december 2009

Spuyten Duyvil (from left: Sarah Banks, Tom Socol, Beth Kaufman, Steve Horowitz, Mark Miller): Wandering the last 100 years of American music…

The Devil, You Say!

By Billy Altman

Spuyten Duyvil
Imix Records

If you're reading, then I don't have to tell you that some of the best music being made and shared these days comes from an Americana/roots movement that continues to gain momentum even as (or perhaps in large part directly because) the commercial mainstream continues to flail about in its celebrity-obsessed, washed-out pop waters. Thanks to the Internet and social networking sites, it is on some level easier than ever for those committed to real, honest music to get their voices heard far and wide. And as a result, there are great opportunities these days for curious and adventurous listeners to hear all sorts of worthwhile performers who, in older days, without a national record company or high-powered agency behind them, were usually confined to only local or at best regional exposure.

Case in point: Spuyten Duyvil, a band from just outside the environs of New York City (Yonkers to be exact) that has just self-released a debut CD that's among the finer roots-based collections I've heard all year—on any label. Led by the talented duo of songwriter/guitarist Mark Miller and lead vocalist Beth Kaufman, Spuyten Duyvil is named for the creek that runs from the Hudson to the Harlem River, marking the northernmost tip of Manhattan. (It's also the name of the suburban commuter railroad station located at that very spot.) Translated from the Dutch, the term means either "Devil's Whirlpool" or "In Spite of the Devil," the latter phrase popularized by “Legend of Sleepy Hollow” author Washington Irving's story in which a Dutch trumpeter who tried to swim across the turbulent waters during the British attack on New Amsterdam "en spijt den Duyvil (in spite of the Devil)." And, yes, the CD's title track tells that very tale—and in fittingly rousing sea shanty fashion to boot.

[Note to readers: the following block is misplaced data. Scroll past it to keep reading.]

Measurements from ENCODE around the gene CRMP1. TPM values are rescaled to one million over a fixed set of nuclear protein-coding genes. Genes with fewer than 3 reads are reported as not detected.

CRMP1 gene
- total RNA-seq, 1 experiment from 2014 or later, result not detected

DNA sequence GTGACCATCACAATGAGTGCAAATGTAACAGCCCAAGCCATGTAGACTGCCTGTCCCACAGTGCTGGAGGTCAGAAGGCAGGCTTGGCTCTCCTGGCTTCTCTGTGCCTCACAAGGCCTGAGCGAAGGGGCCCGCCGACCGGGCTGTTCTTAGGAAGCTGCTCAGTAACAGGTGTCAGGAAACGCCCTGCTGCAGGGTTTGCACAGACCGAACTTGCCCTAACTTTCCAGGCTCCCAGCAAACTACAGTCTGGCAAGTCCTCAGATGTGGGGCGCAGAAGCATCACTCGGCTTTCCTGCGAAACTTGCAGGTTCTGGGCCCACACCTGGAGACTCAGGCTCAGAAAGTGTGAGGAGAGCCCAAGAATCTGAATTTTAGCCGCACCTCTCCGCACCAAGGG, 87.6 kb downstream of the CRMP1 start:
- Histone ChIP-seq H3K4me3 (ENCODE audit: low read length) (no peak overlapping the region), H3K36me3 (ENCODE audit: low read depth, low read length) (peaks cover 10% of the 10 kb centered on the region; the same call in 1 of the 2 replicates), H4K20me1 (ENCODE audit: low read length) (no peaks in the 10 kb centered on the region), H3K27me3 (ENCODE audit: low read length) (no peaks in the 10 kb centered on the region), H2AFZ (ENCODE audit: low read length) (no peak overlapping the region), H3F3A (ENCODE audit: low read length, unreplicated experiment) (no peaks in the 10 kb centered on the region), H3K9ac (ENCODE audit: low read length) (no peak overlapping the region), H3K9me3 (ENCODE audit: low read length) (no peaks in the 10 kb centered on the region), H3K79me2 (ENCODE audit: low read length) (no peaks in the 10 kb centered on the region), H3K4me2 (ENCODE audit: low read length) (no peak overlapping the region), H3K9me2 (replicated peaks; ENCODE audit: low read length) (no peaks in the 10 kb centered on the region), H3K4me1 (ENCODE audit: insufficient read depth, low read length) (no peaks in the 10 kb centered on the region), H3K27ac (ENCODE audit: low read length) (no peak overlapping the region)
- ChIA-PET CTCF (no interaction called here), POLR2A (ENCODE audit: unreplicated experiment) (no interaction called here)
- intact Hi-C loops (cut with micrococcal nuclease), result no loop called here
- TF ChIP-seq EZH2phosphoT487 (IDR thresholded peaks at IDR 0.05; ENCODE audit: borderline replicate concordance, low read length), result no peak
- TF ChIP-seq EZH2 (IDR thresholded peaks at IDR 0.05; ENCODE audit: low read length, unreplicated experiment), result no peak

It is, however, just one part of this quintet's distinctive, multi-faceted style. Miller is an eclectic composer equally at home with (the heart-in-cheek "I Know You'll Leave Me"), jug band-leaning blues (the frisky, footloose "Let the Rain Come Down"), even mystic folk (the surprisingly elegant "In Sympathy")—and in Kaufman he has a skilled, strong-voiced singer malleable enough to make it all sound of one piece. Meanwhile, fiddler Sarah Banks, guitarist Tom Socol and bassist Steve Horowitz nimbly weave across these various genre lines with both subtlety and taste, evidenced nicely on the set's lone cover, a taut, dark reading of the trad evergreen "Rain and Snow." 

Spuyten Duyvil describes itself as a group whose sound "wanders the last 100 years of American music conjuring embittered civil war veterans, recalcitrant small town bawds, suicidal bureaucrats, star crossed lovers and bravehearted fools navigating the mysteries of daily life." In other words, they've got something to say, not merely something to sell. Take that, Satan. 

Buy it at

For band info:

Founder/Publisher/Editor: David McGee
Contributing Editors: Billy Altman, Laura Fissinger, Christopher Hill, Derk Richardson
Logo Design: John Mendelsohn (
Website Design: Kieran McGee (
Staff Photographers: Audrey Harrod (Louisville, KY;, Alicia Zappier (New York)
Mailing Address: David McGee, 201 W. 85 St.—5B, New York, NY 10024